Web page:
By James Cordahi
World's largest chemical company likely to see Q3 income surge as demand from China and India spurs prices.
Saudi Basic Industries (Sabic) probably posted its fifth consecutive record profit in the third quarter as surging demand for chemicals in China and India spurred prices, a Reuters survey of analysts shows.
State-controlled Sabic, the world's largest chemical company by market value, probably posted at near 30% increase in net income in the three months to September 30 to 7.03 billion riyals ($1.88 billion), according to the survey of three analysts.
The forecasts ranged from 6.75 billion riyals to 7.23 billion riyals.
"They're doing pretty well," said Patrick Rooney, managing director of Houston-based Chemical Market Associates (CMAI). "They should be reasonably pleased."
Shares of Sabic, of which the government owns 70%, have risen almost 20% this year, compared with a decline in the main Saudi index of more than 2%.
Asian prices for ethylene, which costs Sabic less than $300 to produce per tonne, ranged from $1,250 per tonne to $1,300 per tonne in the third quarter, compared with $1,100 per tonne to $1,200 per tonne in the year-earlier period, said Rooney, whose CMAI has been consulting to the chemical industry since 1979.
Sabic, which the Saudi government set up in 1976 to reduce the country's reliance on crude oil sales, made 7.15 million tonnes of ethylene in 2005, its main product by volume.
Ethylene is a base chemical used to make plastics such as polyethylene for textiles or computer covers. It is linked to a oil prices which soared to a record $83.90 per barrel in New York last month.
China import prices for methanol, of which Sabic produced 4.09 million tonnes in 2005, ranged between $330 per tonne and $350 per tonne in the third quarter, compared with $260 per tonne in the year-earlier period, according to CMAI data.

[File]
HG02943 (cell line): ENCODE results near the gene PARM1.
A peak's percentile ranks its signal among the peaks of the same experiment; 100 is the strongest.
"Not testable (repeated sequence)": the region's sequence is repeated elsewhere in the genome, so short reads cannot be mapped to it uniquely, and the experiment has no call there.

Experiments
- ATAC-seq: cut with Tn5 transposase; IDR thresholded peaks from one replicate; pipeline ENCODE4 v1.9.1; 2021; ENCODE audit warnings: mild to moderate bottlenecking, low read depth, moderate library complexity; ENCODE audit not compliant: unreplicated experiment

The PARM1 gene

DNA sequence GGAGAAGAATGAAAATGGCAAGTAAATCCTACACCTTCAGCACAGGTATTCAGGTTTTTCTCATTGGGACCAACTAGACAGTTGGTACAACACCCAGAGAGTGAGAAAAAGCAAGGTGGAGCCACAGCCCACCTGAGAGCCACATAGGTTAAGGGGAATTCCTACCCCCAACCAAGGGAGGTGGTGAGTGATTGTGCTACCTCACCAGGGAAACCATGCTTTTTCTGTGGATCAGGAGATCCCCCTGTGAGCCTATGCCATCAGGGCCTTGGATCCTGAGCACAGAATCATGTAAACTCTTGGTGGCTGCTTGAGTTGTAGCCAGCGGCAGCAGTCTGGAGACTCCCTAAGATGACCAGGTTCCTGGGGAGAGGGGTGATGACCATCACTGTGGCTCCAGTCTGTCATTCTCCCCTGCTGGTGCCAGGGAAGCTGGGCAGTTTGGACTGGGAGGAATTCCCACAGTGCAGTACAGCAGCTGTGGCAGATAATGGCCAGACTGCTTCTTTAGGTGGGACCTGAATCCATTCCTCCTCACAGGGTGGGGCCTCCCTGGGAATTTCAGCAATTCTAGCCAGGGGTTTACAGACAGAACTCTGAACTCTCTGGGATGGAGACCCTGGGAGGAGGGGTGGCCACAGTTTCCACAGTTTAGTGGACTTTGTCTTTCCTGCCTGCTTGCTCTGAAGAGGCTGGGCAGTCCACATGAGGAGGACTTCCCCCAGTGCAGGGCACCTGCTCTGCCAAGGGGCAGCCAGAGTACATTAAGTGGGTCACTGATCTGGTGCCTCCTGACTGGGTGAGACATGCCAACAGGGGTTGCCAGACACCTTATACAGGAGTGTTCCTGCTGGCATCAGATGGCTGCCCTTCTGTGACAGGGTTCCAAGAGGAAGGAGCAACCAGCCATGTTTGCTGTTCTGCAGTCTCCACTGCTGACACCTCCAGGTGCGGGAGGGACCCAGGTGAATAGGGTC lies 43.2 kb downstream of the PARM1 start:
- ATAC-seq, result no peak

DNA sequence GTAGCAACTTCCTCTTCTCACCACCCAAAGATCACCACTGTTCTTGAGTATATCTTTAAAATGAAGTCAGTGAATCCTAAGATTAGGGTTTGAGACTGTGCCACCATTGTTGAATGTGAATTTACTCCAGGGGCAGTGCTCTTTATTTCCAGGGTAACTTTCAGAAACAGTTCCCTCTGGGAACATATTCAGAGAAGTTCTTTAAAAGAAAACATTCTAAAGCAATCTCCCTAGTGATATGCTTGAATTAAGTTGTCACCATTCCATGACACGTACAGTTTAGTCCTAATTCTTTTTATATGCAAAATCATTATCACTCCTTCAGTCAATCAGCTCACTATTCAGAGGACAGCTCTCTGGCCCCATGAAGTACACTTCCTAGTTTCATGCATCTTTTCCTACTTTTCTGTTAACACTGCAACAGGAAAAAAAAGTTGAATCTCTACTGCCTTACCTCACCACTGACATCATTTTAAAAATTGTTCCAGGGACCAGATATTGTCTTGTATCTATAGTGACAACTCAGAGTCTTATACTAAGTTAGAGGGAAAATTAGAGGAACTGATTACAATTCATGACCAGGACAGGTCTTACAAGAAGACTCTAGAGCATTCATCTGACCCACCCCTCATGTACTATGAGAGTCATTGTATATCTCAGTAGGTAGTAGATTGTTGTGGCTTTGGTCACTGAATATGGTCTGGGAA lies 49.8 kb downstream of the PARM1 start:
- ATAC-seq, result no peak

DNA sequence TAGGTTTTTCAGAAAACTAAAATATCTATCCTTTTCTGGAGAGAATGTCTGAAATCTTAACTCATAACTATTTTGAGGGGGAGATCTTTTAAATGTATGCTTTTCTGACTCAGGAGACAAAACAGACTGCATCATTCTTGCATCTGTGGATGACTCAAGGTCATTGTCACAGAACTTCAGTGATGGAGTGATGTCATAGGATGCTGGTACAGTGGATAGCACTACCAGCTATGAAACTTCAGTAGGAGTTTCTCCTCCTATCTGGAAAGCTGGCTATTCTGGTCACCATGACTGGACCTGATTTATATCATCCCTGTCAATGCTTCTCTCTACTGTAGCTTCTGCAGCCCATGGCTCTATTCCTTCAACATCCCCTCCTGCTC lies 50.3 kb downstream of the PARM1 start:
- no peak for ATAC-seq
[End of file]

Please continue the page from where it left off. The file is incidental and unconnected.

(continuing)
"Demand is hot," said Rooney. "Developing countries like India and China are driving it while there is a lack of new capacity."
Global chemicals demand is growing at between 7% and 25% per year, depending on the type, Rooney said.
Iran had been expected to bring on extra production of ethylene and methanol this year and last, but that has been delayed, Rooney said.
It costs Sabic about $100 to produce and deliver a tonne of methanol, Rooney said.
Sabic buys ethane gas from state-owned Saudi Aramco at a fixed price, while many other chemical producers, such as Japan's Mitsubishi Chemical Holdings, rely for feedstock on naphtha is linked to oil prices.
Base chemicals account for about 40% of Sabic's output, according to its website.
In 2005, the company made 49.1 million tonnes of products, including plastics, fertiliser and steel. It plans to increase capacity to 60 million tonnes by the end of this year.
Sabic is also the Gulf's largest steel producer. In 2005, it made 3.77 million tonnes.
Only Gulf Arab nationals and foreign residents in Saudi Arabia can buy Sabic shares. Other foreigners are limited to buying through funds. - Reuters